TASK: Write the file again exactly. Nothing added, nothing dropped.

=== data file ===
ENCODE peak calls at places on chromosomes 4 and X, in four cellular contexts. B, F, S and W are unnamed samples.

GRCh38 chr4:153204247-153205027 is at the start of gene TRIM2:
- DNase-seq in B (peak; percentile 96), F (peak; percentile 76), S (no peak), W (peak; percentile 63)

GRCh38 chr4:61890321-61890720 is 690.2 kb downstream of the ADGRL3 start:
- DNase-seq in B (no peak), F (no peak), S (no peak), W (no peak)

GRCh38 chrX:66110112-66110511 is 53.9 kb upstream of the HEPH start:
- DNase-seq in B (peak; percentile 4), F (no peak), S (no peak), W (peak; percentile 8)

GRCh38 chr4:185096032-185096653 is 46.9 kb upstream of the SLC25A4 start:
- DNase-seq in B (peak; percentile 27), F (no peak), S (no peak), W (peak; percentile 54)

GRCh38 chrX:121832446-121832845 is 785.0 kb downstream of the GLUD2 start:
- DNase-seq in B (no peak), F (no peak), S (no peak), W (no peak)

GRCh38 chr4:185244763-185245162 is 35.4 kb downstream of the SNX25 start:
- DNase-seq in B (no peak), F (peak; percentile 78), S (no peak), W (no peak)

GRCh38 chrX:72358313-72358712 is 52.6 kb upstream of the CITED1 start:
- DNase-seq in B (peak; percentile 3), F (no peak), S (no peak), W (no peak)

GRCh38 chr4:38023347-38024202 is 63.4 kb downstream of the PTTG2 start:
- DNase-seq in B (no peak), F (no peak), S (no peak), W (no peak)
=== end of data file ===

ENCODE peak calls at places on chromosomes 4 and X, in four cellular contexts. B, F, S and W are unnamed samples.

GRCh38 chr4:153204247-153205027 is at the start of gene TRIM2:
- DNase-seq in B (peak; percentile 96), F (peak; percentile 76), S (no peak), W (peak; percentile 63)

GRCh38 chr4:61890321-61890720 is 690.2 kb downstream of the ADGRL3 start:
- DNase-seq in B (no peak), F (no peak), S (no peak), W (no peak)

GRCh38 chrX:66110112-66110511 is 53.9 kb upstream of the HEPH start:
- DNase-seq in B (peak; percentile 4), F (no peak), S (no peak), W (peak; percentile 8)

GRCh38 chr4:185096032-185096653 is 46.9 kb upstream of the SLC25A4 start:
- DNase-seq in B (peak; percentile 27), F (no peak), S (no peak), W (peak; percentile 54)

GRCh38 chrX:121832446-121832845 is 785.0 kb downstream of the GLUD2 start:
- DNase-seq in B (no peak), F (no peak), S (no peak), W (no peak)

GRCh38 chr4:185244763-185245162 is 35.4 kb downstream of the SNX25 start:
- DNase-seq in B (no peak), F (peak; percentile 78), S (no peak), W (no peak)

GRCh38 chrX:72358313-72358712 is 52.6 kb upstream of the CITED1 start:
- DNase-seq in B (peak; percentile 3), F (no peak), S (no peak), W (no peak)

GRCh38 chr4:38023347-38024202 is 63.4 kb downstream of the PTTG2 start:
- DNase-seq in B (no peak), F (no peak), S (no peak), W (no peak)